There is quite the battle looming in California between theme parks and the Mayor of Anaheim versus the Governor of the state.
My goal with this blog post isn't to fuel the flames or have a political rant over US political systems. Rather, I'd prefer to look more objectively at what's happening and provide some real meaningful insight.
The Business Side (Disney and the Mayor of Anaheim)
On the business side, not opening these theme parks has meant significant financial losses for the Walt Disney Company (and others), along with a drastic property tax loss to the city. For employees of Disneyland and nearby businesses, this has meant a loss in their income due to the lack of guests and employee furloughs.
When this is coupled with the loss of studio revenues, visitor/travel revenues, and theatrical releases and store closures in some areas, the impact is magnified.
The Walt Disney Company has to release financials for their quarter and year end (which happens at the end of September) that relied upon at least some revenue from Disneyland that now won't be there.
Let's be clear, this is real money lost, real people who hold shares in this company for their pensions and investments for the future, and for the average person, small business owners are suffering and Disneyland employees aren't able to go to work and earn a living.
The Position of the Governor of the State of California
For Governor Newsom and the state, this is not their highest priority right now.
With fires raging in the state and poor air quality as a result of those fires, the Governor is rightly focused there. Forest fires must take precedence over theme parks. We may not understand why they can't just say "ok, you can open" but the truth is, the focus is on forest fires.
On top of that issue, many places are starting to see an increase in the number of cases, and although the US overall is seeing a reduction in the number of new daily cases compared to earlier this summer, it's still not ideal.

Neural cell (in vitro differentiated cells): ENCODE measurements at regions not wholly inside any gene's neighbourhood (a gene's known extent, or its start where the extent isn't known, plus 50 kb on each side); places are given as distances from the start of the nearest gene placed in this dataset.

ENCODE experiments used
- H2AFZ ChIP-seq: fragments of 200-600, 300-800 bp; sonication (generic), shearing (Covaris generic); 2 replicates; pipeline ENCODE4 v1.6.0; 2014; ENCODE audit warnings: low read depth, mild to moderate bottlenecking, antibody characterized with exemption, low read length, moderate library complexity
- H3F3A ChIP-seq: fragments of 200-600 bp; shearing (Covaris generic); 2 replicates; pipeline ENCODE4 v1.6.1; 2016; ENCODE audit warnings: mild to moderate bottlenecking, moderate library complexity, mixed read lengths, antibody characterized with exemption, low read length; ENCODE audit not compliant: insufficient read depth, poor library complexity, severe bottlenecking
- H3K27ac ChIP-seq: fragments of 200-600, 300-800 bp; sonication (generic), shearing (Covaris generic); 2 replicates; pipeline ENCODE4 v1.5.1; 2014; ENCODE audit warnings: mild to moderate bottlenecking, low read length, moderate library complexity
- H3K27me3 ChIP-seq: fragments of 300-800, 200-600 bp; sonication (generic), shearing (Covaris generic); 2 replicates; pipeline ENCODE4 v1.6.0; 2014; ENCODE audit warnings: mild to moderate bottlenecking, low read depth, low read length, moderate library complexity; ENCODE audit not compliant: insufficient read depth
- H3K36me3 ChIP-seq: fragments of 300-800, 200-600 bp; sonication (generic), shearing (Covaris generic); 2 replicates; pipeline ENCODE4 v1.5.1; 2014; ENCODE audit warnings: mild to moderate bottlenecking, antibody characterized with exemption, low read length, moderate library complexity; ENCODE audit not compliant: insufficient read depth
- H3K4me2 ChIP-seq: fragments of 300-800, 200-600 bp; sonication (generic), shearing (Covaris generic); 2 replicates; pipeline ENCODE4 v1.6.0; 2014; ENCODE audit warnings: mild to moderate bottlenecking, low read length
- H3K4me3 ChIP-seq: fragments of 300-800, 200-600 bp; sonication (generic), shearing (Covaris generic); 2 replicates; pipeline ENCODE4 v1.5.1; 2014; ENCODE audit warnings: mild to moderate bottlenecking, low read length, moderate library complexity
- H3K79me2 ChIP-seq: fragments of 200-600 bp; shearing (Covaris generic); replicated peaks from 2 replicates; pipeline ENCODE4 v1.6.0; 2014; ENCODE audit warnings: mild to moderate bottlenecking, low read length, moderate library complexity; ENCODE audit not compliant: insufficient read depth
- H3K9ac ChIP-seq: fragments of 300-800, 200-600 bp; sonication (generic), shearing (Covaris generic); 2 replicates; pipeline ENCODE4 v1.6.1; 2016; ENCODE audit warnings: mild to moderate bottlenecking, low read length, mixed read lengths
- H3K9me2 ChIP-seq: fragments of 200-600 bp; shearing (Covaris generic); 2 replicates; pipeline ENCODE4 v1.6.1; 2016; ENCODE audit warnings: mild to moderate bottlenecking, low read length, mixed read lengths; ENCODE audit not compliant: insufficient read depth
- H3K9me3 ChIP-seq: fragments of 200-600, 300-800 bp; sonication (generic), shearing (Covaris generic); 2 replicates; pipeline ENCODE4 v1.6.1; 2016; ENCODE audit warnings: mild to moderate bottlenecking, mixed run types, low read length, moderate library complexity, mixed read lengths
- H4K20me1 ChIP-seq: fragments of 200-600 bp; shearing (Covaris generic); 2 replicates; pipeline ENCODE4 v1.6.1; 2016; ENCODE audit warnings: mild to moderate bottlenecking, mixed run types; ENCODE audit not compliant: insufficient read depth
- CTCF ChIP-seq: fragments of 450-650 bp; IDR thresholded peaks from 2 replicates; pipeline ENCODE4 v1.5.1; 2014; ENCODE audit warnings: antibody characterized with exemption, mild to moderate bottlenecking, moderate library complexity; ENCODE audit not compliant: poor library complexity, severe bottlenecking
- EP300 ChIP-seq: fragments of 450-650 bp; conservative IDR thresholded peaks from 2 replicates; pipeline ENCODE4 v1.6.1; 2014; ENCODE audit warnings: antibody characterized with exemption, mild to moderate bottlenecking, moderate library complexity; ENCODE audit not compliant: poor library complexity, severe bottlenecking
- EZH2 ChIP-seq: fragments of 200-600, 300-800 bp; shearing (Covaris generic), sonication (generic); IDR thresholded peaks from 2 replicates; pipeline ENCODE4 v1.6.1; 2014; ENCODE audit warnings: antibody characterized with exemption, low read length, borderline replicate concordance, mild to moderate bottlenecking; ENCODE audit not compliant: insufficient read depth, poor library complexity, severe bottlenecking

For Disneyland, the challenges they face are different than those of Walt Disney World, since they do not rely on so many out of town visitors in Anaheim. Disneyland is a park that caters mainly to locals. This means that the import of COVID-19 cases from across the US is lower than it would be in Orlando, but the risk is still present.
Who's Right (and More Importantly, When Will Disneyland Open?)
This is probably the question that should be asked as both sides are becoming a little more entrenched.
The answer in my mind is probably November 1st, and here's why.
If you look at the state of readiness of the parks and reservation cancellations, it's clear that the parks are as close to ready as they can be with one very notable exception...seasonal decorations. To put up the decorations would take at least a day and would likely be spread over multiple days.
On top of that furloughed employees would need to return to work, be trained on new procedures, and there would be Cast Member and Annual Passholder previews. With reservations cancelled through October 3rd, it's safe to say that Disneyland would still need at least 2 weeks to get everyone in place and ready to open to everyone.
As time continues to go by, and the potential opening date gets pushed to mid-October, then late-October, it's becoming clear that there will be no Halloween decorations in the park and that they should start getting ready for Christmas. That said, starting Christmas in October makes little to no sense. Hence, November is going to likely be the month of full park re-opening.
What could happen is a few weeks in late-October for the previews and sales for all merchandise that needs to be cleared out to make room for Christmas merchandise, then a brief closure for a few days while the park is decorated and staff put out Christmas merchandise in time for park opening.
It's probably not something many of us want to hear, but I think this week was the last one to reasonably salvage an October opening and that door is now closed. Economically, this timeline is the best possible option for Disneyland and, depending on the success of the state to fight the forest fires and air quality to improve (not to mention COVID-19 daily cases), is most likely to happen.
Image by James Hills from Pixabay